As part of the Maritime Silk Road, the island of Ternate was an established anchor point for a wide range of cultures long before Europeans arrived. Thanks to its geographical and climatic coordinates, the island is one of the few places in the world that is home to the Myristica Fragrans and the Caryophyllus Aromaticus, the fruits of which we know as nutmeg and clove. Their trade shaped Ternate’s destiny for many centuries, so much so that the region around the island came to be known as the ‘Spice Islands’.
With an area of around 111 km², Ternate is a rather small island, but densely populated and with a lot of sights. Reflecting its turbulent history, the ruins of old fortifications left behind by the Portuguese, Spaniards and Dutch can be explored. The spice plantations of nutmeg, cinnamon and cloves on the slopes of the volcanic mountain Gamalama evoke times long past and provide wonderful shady viewpoints of the magical island world.
As an important trading centre for centuries, Ternate has attracted people from far and wide.
Quite a few of those visitors stayed and today the island continues to play a central role in the region. Thanks to its good transport links and its proximity to Manado, Sulawesi, Ternate is the main gateway to the province of North Maluku.
Built in colonial times to control the spice trade in the region, are to be found the remains of some old fortifications that the Spaniards, Portuguese and Dutch have left behind. Their fragile charm is a reminder of turbulent times and the enormous importance the spice islands once had…an enchanting journey into the past of the Moluccas islands.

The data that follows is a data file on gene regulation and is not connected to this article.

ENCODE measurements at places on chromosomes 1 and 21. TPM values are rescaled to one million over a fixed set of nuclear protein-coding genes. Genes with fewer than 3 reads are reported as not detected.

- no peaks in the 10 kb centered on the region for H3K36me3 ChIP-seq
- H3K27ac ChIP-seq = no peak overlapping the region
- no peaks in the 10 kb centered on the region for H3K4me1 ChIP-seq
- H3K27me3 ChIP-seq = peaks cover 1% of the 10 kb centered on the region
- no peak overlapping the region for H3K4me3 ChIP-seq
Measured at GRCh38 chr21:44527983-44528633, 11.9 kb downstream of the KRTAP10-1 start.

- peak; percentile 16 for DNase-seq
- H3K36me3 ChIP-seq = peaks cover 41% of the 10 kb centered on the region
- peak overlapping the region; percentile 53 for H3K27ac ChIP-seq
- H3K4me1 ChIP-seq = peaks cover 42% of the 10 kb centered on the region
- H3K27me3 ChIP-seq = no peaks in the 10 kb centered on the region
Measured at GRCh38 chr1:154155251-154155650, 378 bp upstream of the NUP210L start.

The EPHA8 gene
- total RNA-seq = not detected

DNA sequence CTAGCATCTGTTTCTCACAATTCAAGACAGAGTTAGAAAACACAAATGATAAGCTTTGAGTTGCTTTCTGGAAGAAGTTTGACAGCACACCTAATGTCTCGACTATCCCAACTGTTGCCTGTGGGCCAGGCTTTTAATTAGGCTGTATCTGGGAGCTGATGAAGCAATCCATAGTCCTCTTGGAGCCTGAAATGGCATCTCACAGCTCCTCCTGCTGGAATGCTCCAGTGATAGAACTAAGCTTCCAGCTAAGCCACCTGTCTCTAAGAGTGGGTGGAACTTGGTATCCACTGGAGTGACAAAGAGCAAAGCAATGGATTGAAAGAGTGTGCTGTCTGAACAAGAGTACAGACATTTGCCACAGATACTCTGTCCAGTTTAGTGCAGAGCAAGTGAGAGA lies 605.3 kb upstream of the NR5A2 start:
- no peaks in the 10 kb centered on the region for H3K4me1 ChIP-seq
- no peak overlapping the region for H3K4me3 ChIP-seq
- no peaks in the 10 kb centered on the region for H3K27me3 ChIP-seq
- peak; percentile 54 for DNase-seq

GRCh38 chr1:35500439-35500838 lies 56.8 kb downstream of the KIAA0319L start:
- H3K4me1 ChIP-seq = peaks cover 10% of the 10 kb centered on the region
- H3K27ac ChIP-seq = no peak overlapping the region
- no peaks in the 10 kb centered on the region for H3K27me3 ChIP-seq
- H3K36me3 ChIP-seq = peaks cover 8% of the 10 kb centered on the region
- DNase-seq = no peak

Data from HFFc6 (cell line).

The Sultanate of Ternate is one of the oldest sultanates in Indonesia and Ternate’s Royal Family still plays a major role in island life today. However, the kingdom is currently without a ruler as the successor of Sultan Mudaffar Sjah, who died in 2015, has yet to be decided.
As an island, Ternate is not particularly large, but it is by no means short of impressive picnic spots. An island tour of the local sights should therefore definitely include a photo stop at one or two of the viewpoints.
Ternate’s mountain, Gunung Gamalama, is actually a stratovolcano rising from the sea that over time formed the island. The Gamalama is an active volcano and signs of earlier volcanic activities can be seen on the island.
Although a large number of different ethnic groups are located here, the muslim faith is predominant on Ternate and there are numerous places of worship, in particular mosques, to serve the faithful.
Even though Islam plays a central role, everyday life on the island is often accompanied by traditional spiritual traditions. A journey to Ternate, to the Moluccas, is a journey into a different world!
As the island which gave origin to the clove, numerous clove plantations can still be found on Ternate. Three of the world’s oldest clove trees, known locally as Cengkeh Afo, are hidden in one of the slopes of the Gamalama. This trio miraculously survived the deforestation carried out by the Dutch East India Company in an attempt to enforce their monopoly on cloves in the region.
Ternate is densely populated and its streets are very busy, which gives the island a bustling feel not found in the rest of the North Moluccas. Little market stalls are an important part of the street scene.
Away from the hustle and bustle of the island’s capital, especially on the slopes of the Gamalama, there are always wonderful views to be savoured.
- Singapur – Manado (Sulawesi) – Ternate –> Scoot 4 hrs. + u.a. Garuda, Wings 45 min.
- Jakarta (Java) – Ternate –> among others Garuda, Wings, LionAir, Batik 4 hrs.
- Bitung (Sulawesi) – Bastiong (Ternate) –> 18 hrs.
- Jailolo (Halmahera) – Mangga Dua (Ternate) –> 60 min.
- Sofifi (Halmahera) – Mangga Dua (Ternate) –> 45 min.
- Rum (Tidore) – Mangga Dua (Ternate) –> 10 min.